“He Flattereth Himself In His Own Eyes”
By: Brian A. Yeager

How important is it for us all to be able to examine ourselves and see ourselves honestly (II Corinthians 13:5)? What good are the Scriptures to us if we cannot see ourselves through them (James 1:21-25)? God says that integrity is a guide to the upright (Proverbs 11:3). What if you have little or no integrity (Proverbs 20:7)? Take a step back. Read the Scriptures I just cited as references. The answers to our questions are contained in those Scriptures.

Consider yourself. Are you capable of honest self-examination? What if you practice self-deception (Galatians 6:3)? Will you be able to see it? Will you just tell yourself that you can see yourself honestly as part of a lie you are telling yourself? The process of self-evaluation requires a search of oneself (Lamentations 3:40). Yet, how does a spiritually blind person see anything honestly?

These questions cause me, as a teacher of God’s word, much distress. Me teaching myself and teaching others requires self-examination on both sides. In part, I depend on you and you depend on me. However, in the end we stand alone in answering for our own selves (Romans 14:11-12 and II Corinthians 5:10). I have to prepare for that day and you have to prepare for that day. I know me better than you and you know you better than I know you (what a sentence – right?). Point being, all teaching is pointless if each of us cannot apply the Scriptures properly to ourselves (Isaiah 1:3-20 and Isaiah 44:9-20). Here is where the title of this article comes into discussion. Self-flattery destroys any chance of learning and obeying the truth.

Flattering Oneself Is Spiritual Suicide

Consider God’s word on this: “The transgression of the wicked saith within my heart, that there is no fear of God before his eyes. For he flattereth himself in his own eyes, until his iniquity be found to be hateful. The words of his mouth are iniquity and deceit: he hath left off to be wise, and to do good. He deviseth mischief upon his bed; he setteth himself in a way that is not good; he abhorreth not evil” (Psalms 36:1-4).

When you consider the Scriptures you just read you find many things to consider. For one, if you find yourself flattering yourself to keep from what is doing right, you’ll reach a point where you will be unable to find and hate your iniquity. How will that help you? Job abhorred himself and that lead to his repentance (Job 42:1-6). If you reach a point wherein you cannot bring yourself to the need for repentance you are surely going to perish (Luke 13:3).

This point of flattery, as we read in Psalms 36:1-4, is rooted in dishonesty with oneself. This keeps oneself from being washed from their filthiness (Proverbs 30:12-13). Without a good and honest heart there is no way the word of God will work on a person (Luke 8:11-15). Remember, honesty is the root of reflection (Psalms 26:1-3). A good heart is at the root of obedience to God (Psalms 119:9-11, Jeremiah 29:13, and Romans 6:17).

Even if you’ve flattered yourself to the point wherein you cannot see yourself, there might be slight hope that another can help you see yourself (II Samuel 11:1-12:10). However, if you reach a point of self-deception where you have set yourself to stay as you are, where will that lead?

This point of flattery, as we read in Psalms 36:1-4, leads one to be set in a way that is not good. This person cannot abhor him or herself. For a person to repent of his or her sins that person has to be able to come to his or herself and seek to be made right (Luke 15:11-24). The ability to be restored requires the ability to accept you’re wrong (Acts 8:13-24). Those whom despise the need of correction have reached a point of no remedy (II Chronicles 36:14-16). Change will not happen if the self-flattery brings about self-justification.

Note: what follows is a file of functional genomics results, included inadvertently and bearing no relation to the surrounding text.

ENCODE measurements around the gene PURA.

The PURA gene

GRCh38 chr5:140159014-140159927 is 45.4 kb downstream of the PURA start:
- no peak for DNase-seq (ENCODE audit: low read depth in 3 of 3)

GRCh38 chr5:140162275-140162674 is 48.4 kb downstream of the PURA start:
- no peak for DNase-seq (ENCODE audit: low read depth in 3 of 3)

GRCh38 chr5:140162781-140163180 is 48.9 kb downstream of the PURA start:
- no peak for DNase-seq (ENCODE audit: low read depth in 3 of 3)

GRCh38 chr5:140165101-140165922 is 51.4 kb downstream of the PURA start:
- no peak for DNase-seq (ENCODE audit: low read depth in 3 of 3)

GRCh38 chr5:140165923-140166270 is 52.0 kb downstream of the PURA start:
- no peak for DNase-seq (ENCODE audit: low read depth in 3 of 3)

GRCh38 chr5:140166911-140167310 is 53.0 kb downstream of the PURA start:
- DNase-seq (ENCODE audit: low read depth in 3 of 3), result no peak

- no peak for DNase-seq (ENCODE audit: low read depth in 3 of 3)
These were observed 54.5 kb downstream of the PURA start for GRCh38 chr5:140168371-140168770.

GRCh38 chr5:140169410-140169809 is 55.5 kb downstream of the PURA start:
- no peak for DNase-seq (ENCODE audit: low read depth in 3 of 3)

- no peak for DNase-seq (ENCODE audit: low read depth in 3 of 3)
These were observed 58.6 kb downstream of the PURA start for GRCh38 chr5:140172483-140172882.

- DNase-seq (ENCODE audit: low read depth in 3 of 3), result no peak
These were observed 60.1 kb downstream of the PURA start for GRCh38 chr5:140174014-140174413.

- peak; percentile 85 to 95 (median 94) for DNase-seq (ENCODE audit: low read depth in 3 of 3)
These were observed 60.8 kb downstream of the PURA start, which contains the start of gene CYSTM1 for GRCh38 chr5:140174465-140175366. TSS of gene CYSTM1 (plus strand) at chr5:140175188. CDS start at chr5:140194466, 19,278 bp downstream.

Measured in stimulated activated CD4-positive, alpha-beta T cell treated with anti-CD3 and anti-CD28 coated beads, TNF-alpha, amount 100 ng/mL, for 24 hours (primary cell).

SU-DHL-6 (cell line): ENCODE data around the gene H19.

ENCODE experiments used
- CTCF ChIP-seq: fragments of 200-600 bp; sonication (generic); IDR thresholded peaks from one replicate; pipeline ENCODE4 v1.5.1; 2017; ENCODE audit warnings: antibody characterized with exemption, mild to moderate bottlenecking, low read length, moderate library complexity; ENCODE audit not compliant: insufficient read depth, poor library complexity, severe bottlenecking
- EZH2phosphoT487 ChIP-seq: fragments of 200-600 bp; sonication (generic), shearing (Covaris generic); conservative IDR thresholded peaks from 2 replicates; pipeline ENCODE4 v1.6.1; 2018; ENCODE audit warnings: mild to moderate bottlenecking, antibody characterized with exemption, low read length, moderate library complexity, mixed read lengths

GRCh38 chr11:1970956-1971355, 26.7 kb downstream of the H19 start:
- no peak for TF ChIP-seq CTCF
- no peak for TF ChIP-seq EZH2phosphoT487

When Your Own Flattery Leads To Self-Justification

Plenty of people seek to justify themselves (i.e. Luke 16:15). Self-justification keeps people from submitting themselves to God. Consider these inspired words: “Brethren, my heart's desire and prayer to God for Israel is, that they might be saved. For I bear them record that they have a zeal of God, but not according to knowledge. For they being ignorant of God's righteousness, and going about to establish their own righteousness, have not submitted themselves unto the righteousness of God” (Romans 10:1-3).

Regarding the subject of being justified, do you think you can really be justified while in sin? The word of God says such cannot happen (Galatians 2:17; cf. John 8:1-11, Romans 6:1-13, I Corinthians 15:34, II Corinthians 7:1, II Corinthians 13:11, Ephesians 1:4, II Timothy 2:19, and Titus 2:11-14). What if you or I know this and just lie to ourselves? Should we not be a people that live honestly in all things (Hebrews 13:18)? Doesn’t “all things” include being honest with ourselves?

Be Honest With Yourself

To be saved we all have to be capable of thinking on our ways and turning to God’s ways (Psalms 119:59-60). To be faithful to the Lord we all have to be able to honestly prove our own work (Galatians 6:4). So, as we step back and test all things (Ephesians 5:10) by the standard of God (Luke 4:4), we have to be sure we are being honest. See yourself as God does and will. Remember, He knows what is in all of our hearts (Psalms 44:21).

Conclusion

Hold on to a good and honest heart. A godly heart, directed by the truth (Proverbs 23:12), is a good tool in assuring our salvation. We have to be careful though, because our hearts can be deceptive (Jeremiah 17:9). Therefore, once again, we need to be sure that our hearts are being properly guided by the word of God (Proverbs 2:1-3:8). Consider this in conclusion: “For if our heart condemn us, God is greater than our heart, and knoweth all things. Beloved, if our heart condemn us not, then have we confidence toward God” (I John 3:20-21).

Volume 16 – Issue 15 - December 27th, 2015